Bill C-89 recently passed third reading in the Senate, its final hurdle before becoming law. The bill ended the rotating strikes that the Canadian Union of Postal Workers had engaged in for more than a month and sends the labour dispute to third-party, binding arbitration after a specified mediation period.
It is accepted wisdom among labour relations scholars that freely negotiated settlements lead to better outcomes than imposed settlements. Whatever the labour relations wisdom of this bill, the question of whether it violates the Charter remains.
The Charter right to strike
In 2015, the Supreme Court of Canada expanded the scope of freedom of association under the Charter to include striking in support of collective bargaining.
Those arguing Bill C-89 is unconstitutional refer to the fact that postal service is not “essential.” They also cite a 2016 court ruling in which a similar bill (C-6) introduced by Stephen Harper’s Conservatives in 2011 was deemed unconstitutional.
While both of these facts are relevant, neither determines whether the present bill is unconstitutional.
Federal Labour Minister Patricia Hajdu claims the postal service is “essential” and the rotating strikes were harming small and medium-sized enterprises.
Under international labour law, “essential services” are defined narrowly. Previous attempts to expand the definition of essential to include economic harm caused by a strike have been decisively rejected by the International Labour Organization’s Committee on Freedom of Association. And the Supreme Court of Canada has explicitly endorsed the restricted definition of “essential services” found under international labour law.
When it comes to labour law, the term “essential” is a loaded one. And it isn’t obvious whether the minister intends for the term to be understood in its legal, or some other, sense. And maybe it doesn’t matter.
That’s because in 2016, the court determined that even strikes in non-essential services could be restricted.
Different than previous bill?
Hajdu maintains, in fact, that Bill C-89 is different from Bill C-6, ruled unconstitutional in 2016. Under Bill C-6, terms that were central to the bargaining impasse were removed from the arbitrator’s purview and imposed by the government. Additionally, Bill C-6 allowed for the unilateral appointment of the arbitrator by the government’s labour minister at the time, Lisa Raitt.
Bill C-89 appears to avoid both problems. First, it “does not impose immediate outcomes.” It does provide a list of “principles” that an arbitrator must consider in its determination, but that’s not unusual. Moreover, these principles acknowledge the concerns of both the union and the corporation.
Bill C-89 allows for the unilateral appointment of an arbitrator only in the event that both parties cannot agree upon one, and even then, only after consultation with the chair of the Canadian Industrial Relations Board.
Contrast this to the previous unilateral appointment process, whereby two successive appointees were challenged by the union. The first recused himself, and the second was ordered to do so by a federal court judge owing to a reasonable apprehension of bias.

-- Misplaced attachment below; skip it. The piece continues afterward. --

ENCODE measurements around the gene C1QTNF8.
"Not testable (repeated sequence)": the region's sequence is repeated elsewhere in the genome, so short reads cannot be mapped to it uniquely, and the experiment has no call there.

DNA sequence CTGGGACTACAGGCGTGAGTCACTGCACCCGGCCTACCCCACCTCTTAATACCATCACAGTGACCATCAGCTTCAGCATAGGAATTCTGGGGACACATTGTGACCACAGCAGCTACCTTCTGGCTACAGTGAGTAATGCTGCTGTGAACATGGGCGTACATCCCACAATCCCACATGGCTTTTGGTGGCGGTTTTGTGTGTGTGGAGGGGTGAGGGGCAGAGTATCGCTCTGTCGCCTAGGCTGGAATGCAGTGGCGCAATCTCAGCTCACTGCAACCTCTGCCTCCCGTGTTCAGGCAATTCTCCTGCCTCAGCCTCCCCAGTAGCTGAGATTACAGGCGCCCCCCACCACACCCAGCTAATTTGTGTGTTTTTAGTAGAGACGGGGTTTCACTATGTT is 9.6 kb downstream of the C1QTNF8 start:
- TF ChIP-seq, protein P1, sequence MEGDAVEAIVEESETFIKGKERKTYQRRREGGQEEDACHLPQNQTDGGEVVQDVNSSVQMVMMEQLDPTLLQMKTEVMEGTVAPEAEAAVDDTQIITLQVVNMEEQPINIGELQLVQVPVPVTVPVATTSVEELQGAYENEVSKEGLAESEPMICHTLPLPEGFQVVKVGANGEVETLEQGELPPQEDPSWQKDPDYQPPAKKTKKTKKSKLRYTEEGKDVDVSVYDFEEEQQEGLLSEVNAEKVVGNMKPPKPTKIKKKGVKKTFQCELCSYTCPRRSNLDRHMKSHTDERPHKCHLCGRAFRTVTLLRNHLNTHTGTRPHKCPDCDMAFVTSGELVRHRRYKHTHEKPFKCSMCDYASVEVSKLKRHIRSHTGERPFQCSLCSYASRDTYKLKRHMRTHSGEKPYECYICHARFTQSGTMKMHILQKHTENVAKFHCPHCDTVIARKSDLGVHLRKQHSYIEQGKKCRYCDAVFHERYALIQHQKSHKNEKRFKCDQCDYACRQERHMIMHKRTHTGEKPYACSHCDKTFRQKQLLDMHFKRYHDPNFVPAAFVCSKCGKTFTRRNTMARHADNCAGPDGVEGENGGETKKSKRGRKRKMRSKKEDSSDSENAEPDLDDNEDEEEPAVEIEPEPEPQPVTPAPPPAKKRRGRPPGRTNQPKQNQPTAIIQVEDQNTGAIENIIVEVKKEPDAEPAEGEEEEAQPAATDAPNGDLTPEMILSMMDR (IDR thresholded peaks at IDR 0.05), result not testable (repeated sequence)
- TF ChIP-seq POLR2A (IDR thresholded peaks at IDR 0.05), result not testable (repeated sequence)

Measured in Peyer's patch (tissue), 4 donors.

Bill could still face uphill battle
The fact that strikes may be restricted even in non-essential services, and that the arbitration process might pass constitutional muster, doesn’t mean that other Charter principles don’t apply. The government must demonstrate that its legislation has a pressing and substantial purpose, and that it is proportional.
In 2016, Bill C-6 was considered unconstitutional because it failed one aspect of the “proportionality” analysis — that is, it impaired the Charter rights of the striking workers more than was necessary to achieve its purpose.
Much depends upon how a court defines the government’s “purpose” and how it chooses to understand the relationship between that purpose and the requirement to only minimally impair Charter rights.
Among other things, a court might consider that the strike activity itself was minimal given that the union had very purposely chosen rotating strikes rather than a complete labour withdrawal.
The court might also consider that Canada Post is not a monopoly and that consumers and businesses have alternatives available to them. This could weigh against the notion that the total prohibition on strikes required by Bill C-89 is minimally impairing.
For these reasons, a constitutional challenge could still prove successful. In any event, a court tasked with determining whether Bill C-89 violates Charter rights should be very careful about what a low bar for government intervention it could be setting, all things considered.
Strikes not all bad
Strikes are necessarily inconvenient. But they also have benefits. Aside from providing a means to address workers’ legitimate concerns, those benefits often ripple beyond the union membership itself.
Notably, the postal worker strike in the early 1980s won for union members expanded maternity rights, which in turn pressured the government to follow suit.
While not every strike might carry with it far-reaching positive implications, we should be very circumspect about intervention into the bargaining process, and skeptical about government claims that intervention is the best way to protect the public interest.